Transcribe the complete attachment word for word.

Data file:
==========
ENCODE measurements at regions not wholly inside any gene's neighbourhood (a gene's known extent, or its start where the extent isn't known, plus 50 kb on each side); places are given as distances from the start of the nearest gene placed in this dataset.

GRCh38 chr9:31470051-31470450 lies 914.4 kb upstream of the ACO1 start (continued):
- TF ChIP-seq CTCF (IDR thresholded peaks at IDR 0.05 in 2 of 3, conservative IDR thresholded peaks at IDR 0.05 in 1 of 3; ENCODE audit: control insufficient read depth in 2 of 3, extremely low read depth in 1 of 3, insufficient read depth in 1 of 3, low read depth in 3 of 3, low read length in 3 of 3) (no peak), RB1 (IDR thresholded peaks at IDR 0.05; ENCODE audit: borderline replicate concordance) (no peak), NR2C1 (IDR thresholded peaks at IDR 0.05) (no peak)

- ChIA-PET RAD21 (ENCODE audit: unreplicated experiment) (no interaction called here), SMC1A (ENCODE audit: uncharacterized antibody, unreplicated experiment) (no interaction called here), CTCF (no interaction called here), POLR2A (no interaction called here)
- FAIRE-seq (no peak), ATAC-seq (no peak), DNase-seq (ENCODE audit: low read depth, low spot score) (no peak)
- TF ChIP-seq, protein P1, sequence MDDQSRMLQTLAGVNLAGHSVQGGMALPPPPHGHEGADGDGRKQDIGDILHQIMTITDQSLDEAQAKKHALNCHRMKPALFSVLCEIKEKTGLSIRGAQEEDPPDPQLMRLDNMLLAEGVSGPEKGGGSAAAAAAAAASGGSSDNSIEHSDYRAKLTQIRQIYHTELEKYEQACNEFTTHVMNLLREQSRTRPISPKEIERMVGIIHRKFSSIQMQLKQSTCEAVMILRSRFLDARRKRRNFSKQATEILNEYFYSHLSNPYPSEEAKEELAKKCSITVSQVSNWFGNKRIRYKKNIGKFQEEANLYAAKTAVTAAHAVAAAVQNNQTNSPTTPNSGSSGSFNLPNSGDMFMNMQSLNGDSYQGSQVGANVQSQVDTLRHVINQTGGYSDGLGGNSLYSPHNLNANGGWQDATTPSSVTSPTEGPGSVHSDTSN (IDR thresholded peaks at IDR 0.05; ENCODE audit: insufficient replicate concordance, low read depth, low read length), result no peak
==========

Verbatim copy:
ENCODE measurements at regions not wholly inside any gene's neighbourhood (a gene's known extent, or its start where the extent isn't known, plus 50 kb on each side); places are given as distances from the start of the nearest gene placed in this dataset.

GRCh38 chr9:31470051-31470450 lies 914.4 kb upstream of the ACO1 start (continued):
- TF ChIP-seq CTCF (IDR thresholded peaks at IDR 0.05 in 2 of 3, conservative IDR thresholded peaks at IDR 0.05 in 1 of 3; ENCODE audit: control insufficient read depth in 2 of 3, extremely low read depth in 1 of 3, insufficient read depth in 1 of 3, low read depth in 3 of 3, low read length in 3 of 3) (no peak), RB1 (IDR thresholded peaks at IDR 0.05; ENCODE audit: borderline replicate concordance) (no peak), NR2C1 (IDR thresholded peaks at IDR 0.05) (no peak)

- ChIA-PET RAD21 (ENCODE audit: unreplicated experiment) (no interaction called here), SMC1A (ENCODE audit: uncharacterized antibody, unreplicated experiment) (no interaction called here), CTCF (no interaction called here), POLR2A (no interaction called here)
- FAIRE-seq (no peak), ATAC-seq (no peak), DNase-seq (ENCODE audit: low read depth, low spot score) (no peak)
- TF ChIP-seq, protein P1, sequence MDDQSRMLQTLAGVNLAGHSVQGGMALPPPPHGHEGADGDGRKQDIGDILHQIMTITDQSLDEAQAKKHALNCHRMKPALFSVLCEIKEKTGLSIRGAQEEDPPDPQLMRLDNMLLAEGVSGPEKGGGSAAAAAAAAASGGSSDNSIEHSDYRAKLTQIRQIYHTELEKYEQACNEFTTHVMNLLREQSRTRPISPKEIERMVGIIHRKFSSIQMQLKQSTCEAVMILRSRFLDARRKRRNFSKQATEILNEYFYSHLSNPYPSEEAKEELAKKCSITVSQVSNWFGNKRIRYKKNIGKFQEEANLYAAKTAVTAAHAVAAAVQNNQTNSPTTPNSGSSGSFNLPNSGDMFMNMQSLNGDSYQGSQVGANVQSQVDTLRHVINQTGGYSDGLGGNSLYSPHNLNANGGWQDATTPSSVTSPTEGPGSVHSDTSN (IDR thresholded peaks at IDR 0.05; ENCODE audit: insufficient replicate concordance, low read depth, low read length), result no peak